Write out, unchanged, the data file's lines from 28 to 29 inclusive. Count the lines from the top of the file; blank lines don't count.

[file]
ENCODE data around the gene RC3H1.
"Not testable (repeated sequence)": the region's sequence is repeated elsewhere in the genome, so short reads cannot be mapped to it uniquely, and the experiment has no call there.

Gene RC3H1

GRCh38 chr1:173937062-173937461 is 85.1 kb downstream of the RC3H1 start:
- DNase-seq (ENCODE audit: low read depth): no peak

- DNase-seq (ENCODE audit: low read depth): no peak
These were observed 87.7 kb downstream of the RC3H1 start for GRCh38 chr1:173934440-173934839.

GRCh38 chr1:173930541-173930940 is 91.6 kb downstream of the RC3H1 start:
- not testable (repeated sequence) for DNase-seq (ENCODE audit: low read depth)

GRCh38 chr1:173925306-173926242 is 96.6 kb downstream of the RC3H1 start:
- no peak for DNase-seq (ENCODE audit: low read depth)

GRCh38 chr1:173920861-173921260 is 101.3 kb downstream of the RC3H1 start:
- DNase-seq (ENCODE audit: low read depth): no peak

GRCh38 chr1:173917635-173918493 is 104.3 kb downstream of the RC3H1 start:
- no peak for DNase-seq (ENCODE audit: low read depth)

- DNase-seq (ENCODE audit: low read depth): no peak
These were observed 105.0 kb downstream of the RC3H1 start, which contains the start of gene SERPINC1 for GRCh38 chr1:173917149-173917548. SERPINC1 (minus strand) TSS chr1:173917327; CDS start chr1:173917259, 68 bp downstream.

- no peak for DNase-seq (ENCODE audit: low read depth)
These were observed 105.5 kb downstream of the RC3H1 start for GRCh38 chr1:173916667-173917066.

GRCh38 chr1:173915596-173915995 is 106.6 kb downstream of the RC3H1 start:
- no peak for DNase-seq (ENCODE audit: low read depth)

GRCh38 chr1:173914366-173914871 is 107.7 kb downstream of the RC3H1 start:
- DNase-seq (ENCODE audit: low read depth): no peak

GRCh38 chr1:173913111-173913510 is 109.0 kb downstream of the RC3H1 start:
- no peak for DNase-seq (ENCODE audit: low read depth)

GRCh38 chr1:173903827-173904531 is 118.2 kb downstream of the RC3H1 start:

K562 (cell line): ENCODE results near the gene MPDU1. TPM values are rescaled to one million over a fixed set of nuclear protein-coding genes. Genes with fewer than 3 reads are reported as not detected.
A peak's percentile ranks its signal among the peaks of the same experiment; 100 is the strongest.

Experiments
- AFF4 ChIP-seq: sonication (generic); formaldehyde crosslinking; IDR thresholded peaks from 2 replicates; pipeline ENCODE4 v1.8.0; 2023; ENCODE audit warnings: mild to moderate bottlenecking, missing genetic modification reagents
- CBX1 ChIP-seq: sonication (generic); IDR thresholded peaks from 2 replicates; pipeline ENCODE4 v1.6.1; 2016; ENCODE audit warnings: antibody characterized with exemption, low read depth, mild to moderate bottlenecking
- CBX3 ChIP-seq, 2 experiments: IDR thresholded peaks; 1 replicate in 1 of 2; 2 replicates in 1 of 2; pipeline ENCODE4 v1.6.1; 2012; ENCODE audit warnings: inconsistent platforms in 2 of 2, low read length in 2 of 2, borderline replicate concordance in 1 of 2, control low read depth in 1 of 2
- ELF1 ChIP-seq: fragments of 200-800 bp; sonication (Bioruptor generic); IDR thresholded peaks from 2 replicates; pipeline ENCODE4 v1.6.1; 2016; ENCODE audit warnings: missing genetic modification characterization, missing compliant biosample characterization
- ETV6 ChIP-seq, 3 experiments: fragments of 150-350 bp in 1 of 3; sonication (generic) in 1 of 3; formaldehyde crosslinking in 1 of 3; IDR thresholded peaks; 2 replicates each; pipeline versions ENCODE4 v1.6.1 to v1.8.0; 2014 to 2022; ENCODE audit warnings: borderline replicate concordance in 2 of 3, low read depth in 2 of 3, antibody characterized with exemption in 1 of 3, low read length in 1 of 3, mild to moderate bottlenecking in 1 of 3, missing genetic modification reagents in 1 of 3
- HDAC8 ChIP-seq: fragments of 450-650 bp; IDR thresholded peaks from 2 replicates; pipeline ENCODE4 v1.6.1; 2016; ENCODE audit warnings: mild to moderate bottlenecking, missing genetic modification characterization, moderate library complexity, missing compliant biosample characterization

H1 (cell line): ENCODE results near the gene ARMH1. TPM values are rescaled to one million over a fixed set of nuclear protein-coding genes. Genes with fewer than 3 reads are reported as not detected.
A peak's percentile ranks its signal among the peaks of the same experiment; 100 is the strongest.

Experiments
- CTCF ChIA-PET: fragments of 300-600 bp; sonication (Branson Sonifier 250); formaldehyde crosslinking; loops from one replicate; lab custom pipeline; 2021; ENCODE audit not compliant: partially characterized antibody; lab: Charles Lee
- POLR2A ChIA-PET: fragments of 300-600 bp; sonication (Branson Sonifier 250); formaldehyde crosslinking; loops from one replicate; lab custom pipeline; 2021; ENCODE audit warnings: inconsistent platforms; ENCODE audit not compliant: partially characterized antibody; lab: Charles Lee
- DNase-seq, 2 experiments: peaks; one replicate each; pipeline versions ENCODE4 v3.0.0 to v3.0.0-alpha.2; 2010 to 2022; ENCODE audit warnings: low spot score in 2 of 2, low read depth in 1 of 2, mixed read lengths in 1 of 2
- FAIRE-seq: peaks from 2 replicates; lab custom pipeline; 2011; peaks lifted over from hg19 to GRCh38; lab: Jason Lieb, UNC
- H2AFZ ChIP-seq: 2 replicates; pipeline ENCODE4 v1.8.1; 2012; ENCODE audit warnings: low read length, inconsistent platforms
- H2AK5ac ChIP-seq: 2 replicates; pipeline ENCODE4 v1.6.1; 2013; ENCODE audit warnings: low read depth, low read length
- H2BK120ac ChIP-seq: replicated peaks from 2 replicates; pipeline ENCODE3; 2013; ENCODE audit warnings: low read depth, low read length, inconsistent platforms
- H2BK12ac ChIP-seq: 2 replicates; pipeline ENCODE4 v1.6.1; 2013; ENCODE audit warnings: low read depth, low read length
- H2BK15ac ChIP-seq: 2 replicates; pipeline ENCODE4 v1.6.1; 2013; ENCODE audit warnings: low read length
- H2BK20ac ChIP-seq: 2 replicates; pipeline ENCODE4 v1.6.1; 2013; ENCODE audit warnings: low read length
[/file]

A peak's percentile ranks its signal among the peaks of the same experiment; 100 is the strongest.

Experiments